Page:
FOR HELL AND A BROWN MULE: THE BIOGRAPHY OF MILLARD TYDINGS. By Caroline H. Keith. Madison Books. 525 pages. $35.
MILLARD TYDINGS was belligerent, imaginative, short-tempered, witty and vain. To put it another way, Millard Tydings was introspective, artistic, brooding, humorless and a loner. Either way or maybe it's both (or many) ways, this venerable old battler furnished Maryland its all-time model of a first-class member of the United States Senate. He was, very simply, a proud Maryland ornament.
Look at the record:
Tydings held a Senate seat longer than any Marylander before or since, wrestling all challengers to the floor until the last disastrous fall -- his own.
He jousted, and won, against the most irresistible political force this nation has ever known, Franklin Roosevelt.
He was ambushed, and defeated, by the political nemesis of this century, Joseph McCarthy.
Between such skirmishes -- and Tydings was seldom without political combat -- he entertained a serious flirtation with a run for the White House itself.
These provide Caroline H. Keith's biography, "For Hell and a Brown Mule," its flash points. But there was philosophy too: If Tydings fairly can be called obsolescent, he nevertheless staked out and then defended the Democratic Party's shrinking conservative turf against the New Deal's more fashionable liberalism. The author suspects this was his most memorable work but does not dwell tiresomely on it.
What she does is skillfully sketch Tydings in all his contradictory, fascinating colors. Her portrait-like book hands up to us who knew him a man as recognizable in print as he ever was in the flesh. He re-emerges erect and chinny, standing up there against his swirling historical background of bloody heroism as a World War I machine-gunner, then of parochial struggles among Maryland's venomous political bosslets, finally of acknowledged personal leadership through the political hurricanes that tore at Washington in the decades just before and after World War II.
Combat scenes in France of 1918 come vividly alive; most are drawn from Tydings' own surprisingly eloquent records. His painstaking struggle to provide the Philippines with their own constitution and independence suggests the depth of his convictions; politically, there was nothing in it for him. He devoted a political lifetime to economy in government. He worked his way through college. His fight against Roosevelt's Supreme Court packing brought him national acclaim.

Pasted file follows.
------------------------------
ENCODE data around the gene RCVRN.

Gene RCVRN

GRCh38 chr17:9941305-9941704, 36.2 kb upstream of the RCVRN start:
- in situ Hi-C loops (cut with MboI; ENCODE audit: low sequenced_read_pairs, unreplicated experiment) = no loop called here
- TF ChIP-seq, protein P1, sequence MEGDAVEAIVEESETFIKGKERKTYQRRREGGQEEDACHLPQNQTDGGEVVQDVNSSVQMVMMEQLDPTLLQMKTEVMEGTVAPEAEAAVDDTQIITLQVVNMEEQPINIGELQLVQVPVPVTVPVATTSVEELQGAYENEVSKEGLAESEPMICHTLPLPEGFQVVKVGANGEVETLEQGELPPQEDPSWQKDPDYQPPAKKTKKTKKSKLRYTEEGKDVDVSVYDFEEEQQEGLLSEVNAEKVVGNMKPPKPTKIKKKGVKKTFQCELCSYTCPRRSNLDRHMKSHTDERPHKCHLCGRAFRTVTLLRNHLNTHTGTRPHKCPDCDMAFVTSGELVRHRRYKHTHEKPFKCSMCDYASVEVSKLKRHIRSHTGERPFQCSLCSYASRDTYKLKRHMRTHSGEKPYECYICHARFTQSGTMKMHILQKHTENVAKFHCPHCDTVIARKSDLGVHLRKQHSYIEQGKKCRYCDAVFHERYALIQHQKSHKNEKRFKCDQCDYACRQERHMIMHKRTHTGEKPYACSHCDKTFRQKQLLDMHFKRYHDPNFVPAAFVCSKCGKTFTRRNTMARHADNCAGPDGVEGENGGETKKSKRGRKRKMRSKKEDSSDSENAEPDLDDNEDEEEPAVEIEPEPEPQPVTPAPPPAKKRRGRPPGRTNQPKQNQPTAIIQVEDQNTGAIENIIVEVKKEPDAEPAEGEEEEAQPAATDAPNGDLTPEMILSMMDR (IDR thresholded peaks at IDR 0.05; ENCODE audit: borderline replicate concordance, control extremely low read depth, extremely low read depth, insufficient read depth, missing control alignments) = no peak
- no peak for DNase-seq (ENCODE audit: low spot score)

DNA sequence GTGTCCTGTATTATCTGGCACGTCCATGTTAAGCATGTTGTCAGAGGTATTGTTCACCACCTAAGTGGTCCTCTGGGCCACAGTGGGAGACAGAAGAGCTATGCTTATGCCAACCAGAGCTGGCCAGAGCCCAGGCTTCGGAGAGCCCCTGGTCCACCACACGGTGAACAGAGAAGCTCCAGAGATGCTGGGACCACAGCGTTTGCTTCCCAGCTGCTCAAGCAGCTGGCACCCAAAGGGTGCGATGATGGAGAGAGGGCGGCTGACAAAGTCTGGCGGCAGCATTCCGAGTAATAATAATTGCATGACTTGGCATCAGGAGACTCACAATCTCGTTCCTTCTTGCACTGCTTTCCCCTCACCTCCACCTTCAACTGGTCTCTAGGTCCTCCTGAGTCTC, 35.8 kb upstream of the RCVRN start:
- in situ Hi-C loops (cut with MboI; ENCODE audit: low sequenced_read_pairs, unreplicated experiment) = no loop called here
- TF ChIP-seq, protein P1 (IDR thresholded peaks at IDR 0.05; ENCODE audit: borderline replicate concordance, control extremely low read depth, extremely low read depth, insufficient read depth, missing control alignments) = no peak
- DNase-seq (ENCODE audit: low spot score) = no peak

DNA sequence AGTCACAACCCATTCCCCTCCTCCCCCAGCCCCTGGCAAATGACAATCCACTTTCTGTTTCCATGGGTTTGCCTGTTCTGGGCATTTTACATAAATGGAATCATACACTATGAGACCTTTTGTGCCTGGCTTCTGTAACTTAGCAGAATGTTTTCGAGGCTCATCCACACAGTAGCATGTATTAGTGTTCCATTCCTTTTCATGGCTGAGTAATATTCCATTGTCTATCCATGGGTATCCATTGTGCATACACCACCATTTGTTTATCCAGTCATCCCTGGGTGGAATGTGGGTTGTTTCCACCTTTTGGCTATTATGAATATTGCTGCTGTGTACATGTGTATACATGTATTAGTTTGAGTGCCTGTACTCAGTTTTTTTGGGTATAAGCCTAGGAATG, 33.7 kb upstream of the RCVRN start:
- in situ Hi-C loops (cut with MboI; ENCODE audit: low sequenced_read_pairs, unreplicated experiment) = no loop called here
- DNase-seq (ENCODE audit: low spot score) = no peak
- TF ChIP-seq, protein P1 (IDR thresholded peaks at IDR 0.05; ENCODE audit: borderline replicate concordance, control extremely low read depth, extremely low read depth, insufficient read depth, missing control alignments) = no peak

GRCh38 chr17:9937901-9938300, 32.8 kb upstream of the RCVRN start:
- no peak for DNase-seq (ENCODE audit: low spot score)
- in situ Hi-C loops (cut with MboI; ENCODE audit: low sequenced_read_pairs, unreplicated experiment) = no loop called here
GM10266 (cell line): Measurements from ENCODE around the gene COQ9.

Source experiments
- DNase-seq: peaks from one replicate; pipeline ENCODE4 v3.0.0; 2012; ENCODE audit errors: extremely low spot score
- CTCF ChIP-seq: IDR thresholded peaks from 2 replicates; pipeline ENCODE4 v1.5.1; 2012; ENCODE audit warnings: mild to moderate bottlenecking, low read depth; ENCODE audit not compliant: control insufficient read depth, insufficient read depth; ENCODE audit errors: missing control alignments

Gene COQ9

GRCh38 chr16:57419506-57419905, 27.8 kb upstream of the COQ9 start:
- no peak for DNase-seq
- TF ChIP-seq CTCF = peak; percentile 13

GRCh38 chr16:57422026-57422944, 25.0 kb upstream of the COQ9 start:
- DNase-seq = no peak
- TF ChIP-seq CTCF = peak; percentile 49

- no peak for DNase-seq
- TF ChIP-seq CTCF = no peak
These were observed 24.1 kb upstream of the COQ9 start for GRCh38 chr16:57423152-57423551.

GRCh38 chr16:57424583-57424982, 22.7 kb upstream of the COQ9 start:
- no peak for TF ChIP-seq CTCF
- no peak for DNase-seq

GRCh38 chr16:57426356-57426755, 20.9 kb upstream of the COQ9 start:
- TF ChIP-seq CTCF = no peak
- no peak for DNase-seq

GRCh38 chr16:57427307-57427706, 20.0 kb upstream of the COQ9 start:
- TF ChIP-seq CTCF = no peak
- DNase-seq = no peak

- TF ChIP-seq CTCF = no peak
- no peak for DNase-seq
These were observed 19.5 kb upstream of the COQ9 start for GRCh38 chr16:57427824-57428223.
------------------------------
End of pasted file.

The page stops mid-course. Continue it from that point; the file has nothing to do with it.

This was not an easy man. Creative, yes, and astringently clean. Compromise and the soft way out did not appeal to him. Principle and fairness did. It was while fiercely upholding the last two, ironically, that he succumbed to a political stab in the back by Joe McCarthy, a man he disdained as a senatorial reptile. Of all weird charges, it was an allegation of coddling communists on which Tydings, the very crown prince of Bourbon conservatives, was finally impaled.
Much of this is familiar stuff, but Keith excels in re-awakening some of the steamy old dramas in a new and cool perspective. She contrives a compelling blend of Tydings the public figure and Tydings the private man. This is particularly revealing when she salts in personal tidbits that reveal glimpses of a Tydings most of us, who thought we knew him, didn't know at all.
Who could guess that this natty statesman, redolent of aristocratic polish, grew up in Havre de Grace, the hard-scrabble son of a largely unschooled tugboat engineer working the Susquehanna river? How many knew that Tydings, deeply in love, spent the early 1920s writing passionate poems to a beautiful French communist, who then turned him down? He also wrote plays and painted.
Does anyone now remember the time Tydings got drunk at the legislature and publicly manhandled a prominent "dry," thereby provoking an uproar with the Anti-Saloon League?
The author suggests she had financial help from the Tydings family getting this book published, and there are some sugary touches. But she also kept "full authorial control" and plainly asserts it.
It seems petty to complain about the author's tin eye for names: Tommy D'Alesandro is "D'Alessandro" throughout and Wendell Willkie is "Wilkie," while Claude Swanson and Neil Swanson are confused. On all the important matters, though, Caroline Keith is sound as she is entertaining.
Bradford Jacobs, former political reporter and editor of The Evening Sun's editorial pages, covered Tydings through much of the mid-century.